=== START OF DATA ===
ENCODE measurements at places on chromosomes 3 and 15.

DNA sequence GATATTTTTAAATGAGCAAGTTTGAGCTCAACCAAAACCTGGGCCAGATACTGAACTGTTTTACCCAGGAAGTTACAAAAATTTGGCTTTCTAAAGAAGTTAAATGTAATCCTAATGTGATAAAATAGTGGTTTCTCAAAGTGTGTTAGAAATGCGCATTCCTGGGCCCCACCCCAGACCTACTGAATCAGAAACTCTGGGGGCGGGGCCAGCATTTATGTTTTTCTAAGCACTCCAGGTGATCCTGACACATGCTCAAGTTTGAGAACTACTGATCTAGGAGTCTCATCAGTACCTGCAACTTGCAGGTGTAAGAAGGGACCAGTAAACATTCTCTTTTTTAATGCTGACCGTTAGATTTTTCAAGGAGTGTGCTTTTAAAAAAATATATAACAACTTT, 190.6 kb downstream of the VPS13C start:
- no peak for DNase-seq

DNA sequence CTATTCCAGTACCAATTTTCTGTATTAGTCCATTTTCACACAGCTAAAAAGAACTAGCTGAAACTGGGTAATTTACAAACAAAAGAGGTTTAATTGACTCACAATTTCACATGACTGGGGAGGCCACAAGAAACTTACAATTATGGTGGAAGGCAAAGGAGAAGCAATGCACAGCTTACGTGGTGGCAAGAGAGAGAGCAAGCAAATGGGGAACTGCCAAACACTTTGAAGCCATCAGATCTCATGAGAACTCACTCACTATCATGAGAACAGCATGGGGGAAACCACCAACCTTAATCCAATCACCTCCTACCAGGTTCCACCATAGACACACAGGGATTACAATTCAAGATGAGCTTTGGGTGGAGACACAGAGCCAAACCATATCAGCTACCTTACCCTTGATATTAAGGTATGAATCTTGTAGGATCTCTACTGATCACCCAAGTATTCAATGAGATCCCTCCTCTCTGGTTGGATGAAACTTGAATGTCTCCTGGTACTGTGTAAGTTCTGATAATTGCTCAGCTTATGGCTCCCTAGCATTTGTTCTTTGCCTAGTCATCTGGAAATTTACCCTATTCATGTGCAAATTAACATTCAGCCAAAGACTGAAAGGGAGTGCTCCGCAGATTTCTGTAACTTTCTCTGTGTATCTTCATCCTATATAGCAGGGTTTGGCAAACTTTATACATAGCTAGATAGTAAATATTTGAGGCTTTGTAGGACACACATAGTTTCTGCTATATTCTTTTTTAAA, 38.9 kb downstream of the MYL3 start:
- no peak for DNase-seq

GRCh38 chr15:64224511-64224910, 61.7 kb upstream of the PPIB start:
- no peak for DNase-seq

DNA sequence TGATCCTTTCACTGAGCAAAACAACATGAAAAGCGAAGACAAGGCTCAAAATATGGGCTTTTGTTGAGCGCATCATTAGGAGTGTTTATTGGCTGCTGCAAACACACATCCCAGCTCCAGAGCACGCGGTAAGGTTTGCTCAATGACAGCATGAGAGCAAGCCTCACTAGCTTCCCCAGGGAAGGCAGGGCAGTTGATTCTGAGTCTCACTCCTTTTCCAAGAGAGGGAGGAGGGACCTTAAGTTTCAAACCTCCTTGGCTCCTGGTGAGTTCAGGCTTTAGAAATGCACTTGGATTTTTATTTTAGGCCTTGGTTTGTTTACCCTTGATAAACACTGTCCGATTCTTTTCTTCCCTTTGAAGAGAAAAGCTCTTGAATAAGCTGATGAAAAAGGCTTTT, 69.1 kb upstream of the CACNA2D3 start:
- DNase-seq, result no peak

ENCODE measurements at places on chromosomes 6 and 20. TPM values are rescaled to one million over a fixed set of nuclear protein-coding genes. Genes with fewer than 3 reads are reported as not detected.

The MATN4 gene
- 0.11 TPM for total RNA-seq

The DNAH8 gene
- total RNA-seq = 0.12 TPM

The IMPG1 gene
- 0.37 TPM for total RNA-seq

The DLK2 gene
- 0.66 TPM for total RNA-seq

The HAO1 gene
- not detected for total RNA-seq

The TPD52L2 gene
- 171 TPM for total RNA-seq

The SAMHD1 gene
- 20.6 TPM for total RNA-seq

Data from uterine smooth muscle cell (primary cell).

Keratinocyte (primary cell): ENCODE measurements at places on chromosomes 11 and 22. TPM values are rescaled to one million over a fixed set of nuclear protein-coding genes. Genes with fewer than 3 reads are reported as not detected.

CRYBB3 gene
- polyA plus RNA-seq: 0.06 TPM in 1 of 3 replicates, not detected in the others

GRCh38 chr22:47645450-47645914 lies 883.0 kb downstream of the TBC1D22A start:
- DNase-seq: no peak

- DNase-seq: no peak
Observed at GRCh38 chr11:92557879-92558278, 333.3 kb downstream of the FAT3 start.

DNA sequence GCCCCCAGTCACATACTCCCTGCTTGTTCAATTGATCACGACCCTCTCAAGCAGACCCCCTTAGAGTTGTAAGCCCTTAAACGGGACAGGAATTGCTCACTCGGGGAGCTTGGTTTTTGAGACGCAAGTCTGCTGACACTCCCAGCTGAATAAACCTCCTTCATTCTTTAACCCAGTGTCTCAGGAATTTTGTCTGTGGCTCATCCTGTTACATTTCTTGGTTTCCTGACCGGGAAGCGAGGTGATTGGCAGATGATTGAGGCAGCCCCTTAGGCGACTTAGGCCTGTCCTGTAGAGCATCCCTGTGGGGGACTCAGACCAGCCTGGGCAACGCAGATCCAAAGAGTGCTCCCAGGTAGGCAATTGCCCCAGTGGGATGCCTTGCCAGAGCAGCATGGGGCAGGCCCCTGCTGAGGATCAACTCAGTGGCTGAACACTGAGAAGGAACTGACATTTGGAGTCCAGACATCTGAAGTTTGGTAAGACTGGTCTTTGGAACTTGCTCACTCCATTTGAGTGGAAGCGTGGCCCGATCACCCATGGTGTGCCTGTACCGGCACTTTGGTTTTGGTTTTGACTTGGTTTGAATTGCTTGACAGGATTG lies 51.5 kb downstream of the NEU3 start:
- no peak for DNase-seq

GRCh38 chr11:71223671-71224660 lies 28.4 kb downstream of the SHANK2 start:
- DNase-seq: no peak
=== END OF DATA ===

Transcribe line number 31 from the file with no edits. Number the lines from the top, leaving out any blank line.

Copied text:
- DNase-seq: no peak